- Check out photos and listings to see how crafters sell what they sell.
Your research might make you feel confident that your craft is a unique offering. It's also possible that it might lead to a craft choice you hadn't considered before. Once you've made a decision and opened your shop, continue reviewing and updating your craft choice to make sure it works for you.
Step 2: Find your theme
Your quest doesn't end once you've decided what to sell on Etsy. With so many shops selling the same or similar crafts, you must establish your brand as something that's unique from everything else. One of the best ways to do that is with a theme.
Think of a theme as the ideas or concepts you have in mind each time you sit down to create. If you are the seller who makes awesome 80's-themed wrist cuffs instead of plain old one-color bracelets, buyers won't want to miss your shop. You can create themed crafts based on a character you designed, or offer items simply or generically as "organic" or "upcycled."
Create your craft, label it, market it, and ship it out with your theme in mind. Your shop and listings should actively represent your theme from the name to the color scheme. Your theme should stand out enough that people think about it when it's time to buy a unique item.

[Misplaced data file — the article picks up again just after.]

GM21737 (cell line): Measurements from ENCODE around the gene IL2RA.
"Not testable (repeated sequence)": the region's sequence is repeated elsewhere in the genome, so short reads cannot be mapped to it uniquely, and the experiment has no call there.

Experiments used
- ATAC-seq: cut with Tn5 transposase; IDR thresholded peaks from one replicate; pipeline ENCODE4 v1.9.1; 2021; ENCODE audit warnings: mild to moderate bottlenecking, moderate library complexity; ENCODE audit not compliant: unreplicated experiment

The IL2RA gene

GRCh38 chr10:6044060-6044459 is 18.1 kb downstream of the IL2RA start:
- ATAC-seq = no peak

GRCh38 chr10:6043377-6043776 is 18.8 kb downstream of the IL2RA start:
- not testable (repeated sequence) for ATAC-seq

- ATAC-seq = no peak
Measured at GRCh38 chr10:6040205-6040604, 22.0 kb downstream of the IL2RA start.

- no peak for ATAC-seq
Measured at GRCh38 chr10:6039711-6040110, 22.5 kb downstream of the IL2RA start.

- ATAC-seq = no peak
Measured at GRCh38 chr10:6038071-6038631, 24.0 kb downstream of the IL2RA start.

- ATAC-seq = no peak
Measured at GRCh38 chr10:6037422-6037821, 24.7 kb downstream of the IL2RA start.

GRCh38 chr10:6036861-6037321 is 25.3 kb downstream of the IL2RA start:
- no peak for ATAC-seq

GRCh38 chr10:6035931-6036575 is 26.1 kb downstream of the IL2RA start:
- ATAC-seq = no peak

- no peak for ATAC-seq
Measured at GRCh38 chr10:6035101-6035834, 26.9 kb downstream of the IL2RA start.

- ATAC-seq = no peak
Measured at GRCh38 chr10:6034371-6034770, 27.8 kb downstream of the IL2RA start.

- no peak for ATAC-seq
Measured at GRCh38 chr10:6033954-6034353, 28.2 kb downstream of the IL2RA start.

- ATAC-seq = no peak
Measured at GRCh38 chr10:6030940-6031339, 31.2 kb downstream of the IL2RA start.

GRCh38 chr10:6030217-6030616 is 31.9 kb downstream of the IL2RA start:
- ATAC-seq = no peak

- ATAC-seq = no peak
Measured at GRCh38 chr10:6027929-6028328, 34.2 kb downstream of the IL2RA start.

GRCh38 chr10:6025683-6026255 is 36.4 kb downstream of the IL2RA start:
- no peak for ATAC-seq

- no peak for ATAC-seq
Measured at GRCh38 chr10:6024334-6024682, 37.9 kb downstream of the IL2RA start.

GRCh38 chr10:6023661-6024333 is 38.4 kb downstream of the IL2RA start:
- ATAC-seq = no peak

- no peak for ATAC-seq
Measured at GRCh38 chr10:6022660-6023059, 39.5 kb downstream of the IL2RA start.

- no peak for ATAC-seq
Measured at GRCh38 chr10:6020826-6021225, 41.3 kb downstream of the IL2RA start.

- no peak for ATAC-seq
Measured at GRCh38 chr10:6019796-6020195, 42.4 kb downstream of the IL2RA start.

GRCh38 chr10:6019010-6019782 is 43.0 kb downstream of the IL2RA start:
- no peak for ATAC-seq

Step 3: Know thy customer
Have you ever noticed how websites just happen to have ads that offer the exact product for which you've been searching? Of course it's not a coincidence. Search engines track your online search habits because it allows businesses to put the products you want directly in your online path. It sounds a little creepy, but as you decide how to start your Etsy business, you will find that it makes good business sense to know who your customers are.
If you don't have the budget to target your customers based on their search history (you could actually do that if you wanted to), you'll have to figure it out the old fashioned way. The good news is that you might already have enough information to do it.
Identifying your ideal customer
If you have a sales track record from local or regional craft events, you'll need only think about your past sales to answer a few questions about your ideal customer.
- Who buys your crafts--male, female, young, old?
- What is their economic standing--middle, upper, lower class?
- Where do they live--urban, suburban, apartment, condo, single-family home?
- What crafts do they like? Why?
- How much do they spend?
- Do they buy for gifts or for themselves?
- Do they return to buy again?
This list is just a start, but it should give you an idea of the type of information you need to evaluate your customer base. Once you have profiled your target market, it's easier to decide what crafts to make, what materials to use, how to price your finished items and how to describe them. Targeting your market might even help you decide which theme is right for you and your crafts.